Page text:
Kellan Lutz is featured in the upcoming Interview Magazine:
KELLAN LUTZ: I am in my backyard in L.A. hanging out with my two dogs.
JACOBS: Who are your dogs?
LUTZ: Kola is a shepherd-husky mix I adopted from the Compton animal shelter. Kevin is the newest, most adorable member of our family. He’s a Chihuahua. I found him on the street when I came back from one of my trips.
JACOBS: You spent time on a dairy farm in Iowa while you were growing up?
LUTZ: Iowa is where the big farm was, where my grandparents lived. After my parents divorced, we would visit them. My mom would send me out to the pigpen, where we had these huge, huge pigs. I would stand there for six hours holding a hose, watering pigs. They’d dive in the mud and shake it off, and I’d go home covered in it. I loved the whole thing of getting wet and dirty and then getting in a warm bath.
JACOBS: You also have experience spraying crops and building silos. Are you aware of how this story reads in New York and L.A.? Anything involving uncontrived hard labor is irresistible to the style industry.
LUTZ: I’d rather do manual labor than sit behind a desk. And as my grandparents got older, I’d fly out there and help out around the farm. We’d tear barns down; we’d build barns. I’d rather be outside rolling hay or driving the tractors.
LUTZ: I have a lot of older brothers who messed up in different ways in my mother’s eyes. So I learned from all of their mistakes. I can’t go into detail, but while I was growing up, I always tried to make it a goal to relieve some of the stress my mother went through. I applied myself to school very diligently. I wanted to go out of state so I wouldn’t have to depend on my mother. And L.A., where my father lived, seemed to call to me.
JACOBS: Why acting?
LUTZ: In L.A., I was meeting people who were all actors. My mind started to open up to what acting was. I didn’t realize that Brad Pitt was a real person. I didn’t think he was a robot or a machine, but I thought you were just born into acting—that it’s a family tree, kind of like NASCAR. No one can just say, “Hey, I’m going to be a
NASCAR driver.” They need to have some way in. Once I was in L.A., I realized anyone could do this. Why not give it a shot? I started going to a ton of acting classes, and I found I had a real passion for it, probably the biggest passion I’ve ever had in my whole life. So I decided to put school aside, put all my scholarships aside, put everything that I worked hard on for my mother and myself aside, and pursue this roller-coaster ride.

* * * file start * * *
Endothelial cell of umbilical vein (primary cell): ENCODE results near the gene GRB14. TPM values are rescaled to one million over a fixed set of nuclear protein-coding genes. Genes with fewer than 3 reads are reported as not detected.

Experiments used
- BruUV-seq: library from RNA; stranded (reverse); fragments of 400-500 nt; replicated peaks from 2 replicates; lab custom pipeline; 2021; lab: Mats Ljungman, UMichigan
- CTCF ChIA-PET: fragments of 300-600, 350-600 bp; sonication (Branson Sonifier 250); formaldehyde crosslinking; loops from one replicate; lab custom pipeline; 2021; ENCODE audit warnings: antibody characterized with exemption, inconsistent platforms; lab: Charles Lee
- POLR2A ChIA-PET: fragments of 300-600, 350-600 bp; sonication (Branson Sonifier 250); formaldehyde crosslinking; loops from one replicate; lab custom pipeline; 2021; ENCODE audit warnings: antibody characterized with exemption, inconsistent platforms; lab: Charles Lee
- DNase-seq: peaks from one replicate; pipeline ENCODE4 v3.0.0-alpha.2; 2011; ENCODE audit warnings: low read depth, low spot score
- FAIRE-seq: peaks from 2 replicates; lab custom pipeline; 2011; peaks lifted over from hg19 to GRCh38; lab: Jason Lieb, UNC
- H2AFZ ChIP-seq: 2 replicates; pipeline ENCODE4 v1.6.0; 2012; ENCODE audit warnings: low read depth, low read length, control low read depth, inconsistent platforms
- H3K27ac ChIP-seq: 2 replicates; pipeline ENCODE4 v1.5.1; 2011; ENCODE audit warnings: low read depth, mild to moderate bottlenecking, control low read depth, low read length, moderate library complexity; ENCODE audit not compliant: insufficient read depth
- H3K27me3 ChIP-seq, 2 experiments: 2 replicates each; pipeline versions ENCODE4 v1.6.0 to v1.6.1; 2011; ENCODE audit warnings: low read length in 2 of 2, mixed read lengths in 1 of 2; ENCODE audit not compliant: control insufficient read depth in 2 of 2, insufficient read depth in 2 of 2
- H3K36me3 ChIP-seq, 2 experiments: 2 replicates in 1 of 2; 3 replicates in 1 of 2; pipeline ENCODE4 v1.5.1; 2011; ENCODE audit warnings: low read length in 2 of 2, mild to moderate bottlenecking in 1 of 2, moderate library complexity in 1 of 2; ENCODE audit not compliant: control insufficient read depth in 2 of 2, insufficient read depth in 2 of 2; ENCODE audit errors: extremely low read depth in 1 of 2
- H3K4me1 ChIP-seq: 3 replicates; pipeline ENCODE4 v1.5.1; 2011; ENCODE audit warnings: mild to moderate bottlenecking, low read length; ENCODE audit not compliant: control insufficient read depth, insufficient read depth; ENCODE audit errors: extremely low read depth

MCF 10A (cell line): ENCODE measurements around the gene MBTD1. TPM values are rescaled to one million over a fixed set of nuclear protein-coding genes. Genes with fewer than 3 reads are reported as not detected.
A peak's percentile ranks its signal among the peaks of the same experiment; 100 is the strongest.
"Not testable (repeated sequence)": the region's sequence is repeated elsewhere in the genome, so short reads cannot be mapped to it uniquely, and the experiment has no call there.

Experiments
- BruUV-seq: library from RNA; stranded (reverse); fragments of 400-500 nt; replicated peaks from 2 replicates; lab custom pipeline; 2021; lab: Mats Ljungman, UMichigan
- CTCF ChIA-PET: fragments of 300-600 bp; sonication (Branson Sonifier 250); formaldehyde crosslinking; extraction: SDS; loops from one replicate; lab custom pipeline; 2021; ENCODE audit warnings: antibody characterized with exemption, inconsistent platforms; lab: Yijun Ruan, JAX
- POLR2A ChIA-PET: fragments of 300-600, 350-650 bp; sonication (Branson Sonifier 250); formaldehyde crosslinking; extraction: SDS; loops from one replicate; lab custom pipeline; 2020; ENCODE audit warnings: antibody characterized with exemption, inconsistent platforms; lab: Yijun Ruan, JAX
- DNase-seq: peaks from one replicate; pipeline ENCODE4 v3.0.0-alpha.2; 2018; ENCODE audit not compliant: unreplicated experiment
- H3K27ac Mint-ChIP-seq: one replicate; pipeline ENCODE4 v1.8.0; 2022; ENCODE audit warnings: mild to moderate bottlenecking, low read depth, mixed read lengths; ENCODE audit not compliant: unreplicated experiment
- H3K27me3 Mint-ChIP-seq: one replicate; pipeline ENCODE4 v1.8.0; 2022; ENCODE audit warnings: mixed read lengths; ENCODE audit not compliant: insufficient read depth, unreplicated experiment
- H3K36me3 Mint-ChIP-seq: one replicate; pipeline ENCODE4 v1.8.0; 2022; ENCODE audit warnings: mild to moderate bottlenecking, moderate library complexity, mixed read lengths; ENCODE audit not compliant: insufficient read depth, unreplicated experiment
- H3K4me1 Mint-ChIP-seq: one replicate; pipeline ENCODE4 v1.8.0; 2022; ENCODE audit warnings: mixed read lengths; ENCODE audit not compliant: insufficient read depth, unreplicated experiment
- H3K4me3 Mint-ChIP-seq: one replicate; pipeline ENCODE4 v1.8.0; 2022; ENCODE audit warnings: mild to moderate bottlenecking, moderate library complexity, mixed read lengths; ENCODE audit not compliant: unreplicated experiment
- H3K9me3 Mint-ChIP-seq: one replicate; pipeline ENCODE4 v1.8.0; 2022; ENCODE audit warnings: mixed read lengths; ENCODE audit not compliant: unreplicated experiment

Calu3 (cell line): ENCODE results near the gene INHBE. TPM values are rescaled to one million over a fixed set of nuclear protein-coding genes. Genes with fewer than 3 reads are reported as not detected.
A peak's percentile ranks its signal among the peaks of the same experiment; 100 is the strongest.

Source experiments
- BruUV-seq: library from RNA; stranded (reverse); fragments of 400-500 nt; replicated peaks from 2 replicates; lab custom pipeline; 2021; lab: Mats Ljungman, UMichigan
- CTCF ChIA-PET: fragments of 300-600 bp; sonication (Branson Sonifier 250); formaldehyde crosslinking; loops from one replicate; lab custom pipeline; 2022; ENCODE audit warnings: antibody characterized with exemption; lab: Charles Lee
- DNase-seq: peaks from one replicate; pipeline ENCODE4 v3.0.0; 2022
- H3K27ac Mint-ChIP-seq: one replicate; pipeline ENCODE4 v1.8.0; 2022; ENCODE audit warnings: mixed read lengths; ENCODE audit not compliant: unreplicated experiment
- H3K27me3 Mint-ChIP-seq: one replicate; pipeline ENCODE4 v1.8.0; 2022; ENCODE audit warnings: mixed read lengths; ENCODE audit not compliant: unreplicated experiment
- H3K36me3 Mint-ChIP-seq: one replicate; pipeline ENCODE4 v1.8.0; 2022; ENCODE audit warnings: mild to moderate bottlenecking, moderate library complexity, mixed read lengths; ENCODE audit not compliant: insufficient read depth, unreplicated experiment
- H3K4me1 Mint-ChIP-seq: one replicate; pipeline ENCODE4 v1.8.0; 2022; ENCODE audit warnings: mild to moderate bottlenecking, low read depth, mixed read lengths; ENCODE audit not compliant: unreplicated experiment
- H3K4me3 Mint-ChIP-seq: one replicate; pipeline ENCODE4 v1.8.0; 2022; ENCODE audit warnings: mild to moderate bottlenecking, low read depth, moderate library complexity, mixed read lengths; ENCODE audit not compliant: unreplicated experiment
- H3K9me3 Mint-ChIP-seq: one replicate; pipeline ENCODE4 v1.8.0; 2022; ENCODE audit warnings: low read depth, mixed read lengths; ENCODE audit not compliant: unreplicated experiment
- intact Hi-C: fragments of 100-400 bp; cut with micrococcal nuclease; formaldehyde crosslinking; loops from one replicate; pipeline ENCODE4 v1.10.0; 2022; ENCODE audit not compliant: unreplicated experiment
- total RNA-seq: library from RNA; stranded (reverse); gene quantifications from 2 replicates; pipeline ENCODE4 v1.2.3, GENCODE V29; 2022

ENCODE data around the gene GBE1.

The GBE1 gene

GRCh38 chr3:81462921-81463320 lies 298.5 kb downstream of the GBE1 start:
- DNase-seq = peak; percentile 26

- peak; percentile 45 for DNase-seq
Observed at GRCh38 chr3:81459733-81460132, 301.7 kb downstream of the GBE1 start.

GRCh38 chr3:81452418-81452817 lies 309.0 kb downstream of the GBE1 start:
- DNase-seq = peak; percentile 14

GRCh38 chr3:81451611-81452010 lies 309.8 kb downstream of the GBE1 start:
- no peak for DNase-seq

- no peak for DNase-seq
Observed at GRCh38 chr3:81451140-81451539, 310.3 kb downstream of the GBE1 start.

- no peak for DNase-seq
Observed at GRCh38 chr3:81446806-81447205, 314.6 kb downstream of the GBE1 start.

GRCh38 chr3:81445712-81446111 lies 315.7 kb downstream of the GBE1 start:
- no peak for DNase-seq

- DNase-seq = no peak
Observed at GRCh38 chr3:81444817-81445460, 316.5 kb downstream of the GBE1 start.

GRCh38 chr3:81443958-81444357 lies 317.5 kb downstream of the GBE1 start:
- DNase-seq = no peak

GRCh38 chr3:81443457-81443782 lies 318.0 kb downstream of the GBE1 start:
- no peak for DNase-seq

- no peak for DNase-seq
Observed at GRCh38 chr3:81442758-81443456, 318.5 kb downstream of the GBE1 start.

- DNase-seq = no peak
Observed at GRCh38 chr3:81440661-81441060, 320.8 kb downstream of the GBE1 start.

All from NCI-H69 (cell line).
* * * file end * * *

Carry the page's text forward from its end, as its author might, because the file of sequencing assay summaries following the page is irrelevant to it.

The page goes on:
JACOBS: How old were you when you got the -Abercrombie & Fitch cover?
LUTZ: Eighteen. I was actually working in L.A. at an Abercrombie to make friends. I had no friends.
JACOBS: On the sales floor?
LUTZ: I was selling clothes. But I believe my personality helped, because I was the worst folder. I just couldn’t care to do it. I felt like I had ADD. I would just goof around and shoot rubber bands everywhere. Somehow the manager didn’t fire me, and I became a greeter, when you have to stand outside, you know, topless, and kind of finagle people into the store. Then Abercrombie had an audition, and my agency sent me out. I met Bruce Weber, and they chose me. I wasn’t the strongest, most fit, best-looking guy on that shoot, but somehow Bruce put me on the cover. I was just lying on the grass playing with this beetle, and they used that shot. I was still working at the store when the magazine came out two months later. I was just very lucky, and that opened up doors to acting.
JACOBS: Unlike some actors, you don’t seem to have a need to distance yourself from modeling.
LUTZ: It’s weird that the world sees modeling as a negative. It just blows my mind how many people think that because I was a model, I think I’m pretty and that I can use my looks to get ahead. I’m not pretty!
JACOBS: You really don’t think you’re pretty?
LUTZ: It’s funny when people say you have sex appeal or call you the next Brad Pitt. I just laugh. I’m not that. I don’t want to be that. “You’re a sex icon.” Why? Because I played a vampire in a movie? It’s all very unearned. If I had the best freaking abs in the world or if I looked like Brad Pitt does in Fight Club , then cool, but I’m not starving myself. I eat what I want, and I’m not a workout fiend. My genetics are good, but they aren’t crazy He-Man style. I don’t get it, but I appreciate it. [laughs]
JACOBS: And sometimes you just like to go on a shirtless run with your dog, and people need to deal with it.
JACOBS: Your humility is charming, but do you ever look at other guys going up for a role and think, “I can destroy you with my good looks”?
LUTZ: I love competition. I thrive on it. I love being able to win the room over before even walking through the door. When I was going out for Twilight, I was a big guy, especially after Generation Kill. I was close to 200 pounds and just all muscle. The character description was a big, bulky fighter, a wrestler, a bear of a guy with a smile. I walked in the waiting room and I noticed nine other actors, and half of them were trying to do push-ups, and half of them were trying to be all tough. I chuckled to myself. I’m very perceptive. I love seeing guys out of the corner of my eye be like, “Great.” Because they see a guy walking in who totally looks the role. It’s funny. I don’t try to be cocky, but I’m just very confident because I know I did all of my homework. I also really love, love, love doing character pieces. I love wearing wigs to auditions, even though sometimes they don’t work. I love trying to play the not-confident guy, the guy against my normal character, because that’s when real acting comes into play.
Read the entire interview with Kellan Lutz here!!
via Eclipse Movie